Crystallized (Candied) Flowers

My kitchen pansy has recently started blooming abundantly and in an effort to keep these happy flowers for a while longer, I decided to try and crystallize them. I’ve done this before with rose petals and it worked lovely, so I followed the same procedure with my pansies.

Happy pansy

Happy pansy

Candied flowers drying

Candied flowers drying

 

I daresay, if I did not have an over-zealous little 3-year old helping, I’d have had many more candied flowers than I actually ended up with. But it was good fun and a lovely learning exercise.

So how do you do it? The idea is simple – a wash of egg white and a sprinkle of castor sugar and time to dry.

Things to take note of:

1) Always make sure you use EDIBLE flowers, if you cannot identify the plant positively, rather don’t use it. Some flowers look really gorgeous on cakes and bakes, but are not to be consumed – I’d rather stay clear of the “what part of the cake can I or can’t I eat” scenario and only ever put things on a plate that you can put in your mouth.

2) Try as far possible to only use ORGANICALLY grown flowers. You never know what pesticides and other poisons commercial growers use, and even the best wash and rinse cannot always get rid of all the nasties. The best is to use flowers only from certified no-spray growers, your own garden or the organic produce isle in your local market.

3) Always RINSE your flowers because you only want to eat flowers at the end of the day and not hidden little bugs or their eggs.

So, are you ready to get started?

What do you need?

Materials needed

Materials needed

  • Flowers
  • 1 Egg
  • Water
  • Artist’s brush
  • Castor sugar

 

Let’s do it!

Whisk

Whisk

Paint

Paint

Sprinkle

Sprinkle

Turn around repeat

Turn around repeat

  1. Whisk egg white with a bit of water just until aerated.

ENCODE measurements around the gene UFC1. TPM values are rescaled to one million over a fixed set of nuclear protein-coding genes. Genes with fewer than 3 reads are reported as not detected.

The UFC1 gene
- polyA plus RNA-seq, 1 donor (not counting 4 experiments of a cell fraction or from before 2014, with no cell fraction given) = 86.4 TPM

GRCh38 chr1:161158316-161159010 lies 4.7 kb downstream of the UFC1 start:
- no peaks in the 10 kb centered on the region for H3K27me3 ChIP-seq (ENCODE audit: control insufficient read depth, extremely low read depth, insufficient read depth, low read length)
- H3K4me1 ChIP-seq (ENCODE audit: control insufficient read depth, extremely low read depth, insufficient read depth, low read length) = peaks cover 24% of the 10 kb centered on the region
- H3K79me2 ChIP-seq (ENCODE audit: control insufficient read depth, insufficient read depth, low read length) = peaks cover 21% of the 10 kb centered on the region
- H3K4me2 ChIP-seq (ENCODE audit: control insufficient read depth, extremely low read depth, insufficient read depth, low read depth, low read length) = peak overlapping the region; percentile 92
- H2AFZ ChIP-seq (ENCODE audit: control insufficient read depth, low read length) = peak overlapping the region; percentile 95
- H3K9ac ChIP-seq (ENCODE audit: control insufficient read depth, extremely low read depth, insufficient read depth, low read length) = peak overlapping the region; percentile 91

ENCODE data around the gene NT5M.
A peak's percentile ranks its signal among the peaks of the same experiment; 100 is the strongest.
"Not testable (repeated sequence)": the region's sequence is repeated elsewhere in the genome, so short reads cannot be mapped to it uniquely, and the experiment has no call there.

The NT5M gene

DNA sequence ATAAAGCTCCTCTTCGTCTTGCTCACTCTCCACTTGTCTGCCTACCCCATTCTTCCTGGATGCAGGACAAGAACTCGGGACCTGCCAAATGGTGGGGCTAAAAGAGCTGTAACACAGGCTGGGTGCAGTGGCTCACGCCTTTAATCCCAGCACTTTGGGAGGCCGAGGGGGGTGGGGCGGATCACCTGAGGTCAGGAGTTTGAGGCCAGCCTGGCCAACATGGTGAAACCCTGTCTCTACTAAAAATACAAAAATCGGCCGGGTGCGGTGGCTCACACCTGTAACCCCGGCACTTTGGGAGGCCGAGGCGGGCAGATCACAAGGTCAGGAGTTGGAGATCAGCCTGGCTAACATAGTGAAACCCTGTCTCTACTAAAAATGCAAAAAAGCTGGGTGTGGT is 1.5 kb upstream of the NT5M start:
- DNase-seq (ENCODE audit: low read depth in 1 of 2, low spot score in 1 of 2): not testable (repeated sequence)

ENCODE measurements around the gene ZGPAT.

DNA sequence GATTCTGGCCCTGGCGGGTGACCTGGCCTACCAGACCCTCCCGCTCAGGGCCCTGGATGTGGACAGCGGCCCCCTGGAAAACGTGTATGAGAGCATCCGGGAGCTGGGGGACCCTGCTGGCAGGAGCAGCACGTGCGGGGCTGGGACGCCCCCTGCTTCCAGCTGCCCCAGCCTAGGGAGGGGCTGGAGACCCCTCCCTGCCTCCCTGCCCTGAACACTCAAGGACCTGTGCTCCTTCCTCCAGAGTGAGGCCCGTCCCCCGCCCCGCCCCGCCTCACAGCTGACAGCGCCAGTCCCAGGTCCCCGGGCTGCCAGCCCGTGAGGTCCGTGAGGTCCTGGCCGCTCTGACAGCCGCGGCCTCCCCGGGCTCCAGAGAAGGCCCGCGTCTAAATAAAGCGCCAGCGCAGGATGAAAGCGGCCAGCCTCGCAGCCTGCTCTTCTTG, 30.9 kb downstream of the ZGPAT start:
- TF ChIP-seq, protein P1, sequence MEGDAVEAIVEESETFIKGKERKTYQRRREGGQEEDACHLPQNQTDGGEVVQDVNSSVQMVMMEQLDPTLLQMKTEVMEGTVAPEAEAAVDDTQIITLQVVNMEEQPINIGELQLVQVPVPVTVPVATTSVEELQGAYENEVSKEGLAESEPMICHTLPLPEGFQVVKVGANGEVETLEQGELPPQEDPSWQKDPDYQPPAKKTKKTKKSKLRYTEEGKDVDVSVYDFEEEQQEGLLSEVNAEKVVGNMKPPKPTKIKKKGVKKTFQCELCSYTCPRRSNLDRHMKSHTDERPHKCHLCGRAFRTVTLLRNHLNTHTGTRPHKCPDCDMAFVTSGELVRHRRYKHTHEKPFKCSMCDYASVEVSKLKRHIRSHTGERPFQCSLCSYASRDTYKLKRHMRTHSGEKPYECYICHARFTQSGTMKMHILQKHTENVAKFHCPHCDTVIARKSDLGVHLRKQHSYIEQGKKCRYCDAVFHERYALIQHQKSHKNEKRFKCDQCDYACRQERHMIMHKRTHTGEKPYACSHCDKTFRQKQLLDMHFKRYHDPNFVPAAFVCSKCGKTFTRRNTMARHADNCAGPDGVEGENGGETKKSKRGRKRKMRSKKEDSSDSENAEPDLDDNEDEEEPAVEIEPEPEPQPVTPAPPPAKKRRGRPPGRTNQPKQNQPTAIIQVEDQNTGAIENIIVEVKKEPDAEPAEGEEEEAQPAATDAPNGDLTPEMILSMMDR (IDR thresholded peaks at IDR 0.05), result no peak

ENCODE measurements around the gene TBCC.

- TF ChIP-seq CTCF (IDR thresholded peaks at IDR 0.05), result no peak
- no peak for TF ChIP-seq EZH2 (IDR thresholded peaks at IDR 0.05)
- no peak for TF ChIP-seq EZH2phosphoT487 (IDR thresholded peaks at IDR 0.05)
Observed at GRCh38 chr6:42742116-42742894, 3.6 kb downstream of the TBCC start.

2. Lay flowers on baking sheets and paint with egg wash (get under all the petals and inside all the nooks)
  3. Sprinkle with a light dusting of castor sugar (I didn’t have castor sugar, so sent my normal sugar through my blender a few times, but this did not work as well as castor sugar would’ve… I would recommend getting castor sugar.).
  4. Repeat for the back of the flower / flower petal too.
    TIP: use a toothpick to move the flowers around so that you don’t smudge all your hard work away when you need to turn it over.
  5. Let dry (under netting so that bugs and dust don’t get stuck on the sugar) – this can take up to 36 hours depending on your humidity. You can finish off the drying process in the oven on a VERY low temperature (around 50C) for a couple of hours too.
  6. Store in an airtight container for a few months (mine’s never lasted that long before I used them, but apparently it does keep well).
  7. Enjoy!

I’ve also heard of people dunking whole petals in the egg and then dredging it through the sugar… probably better suited to larger and more sturdy leaves. Anyway, I’ve always enjoyed the dainty painting-on.

Here’s one of my candied pansy flowers used on a vanilla cupcake which I decorated yellow and purple for the flower, as my daughter suggested.

Candied Pansy on Vanilla Cupcake

Candied Pansy on Vanilla Cupcake

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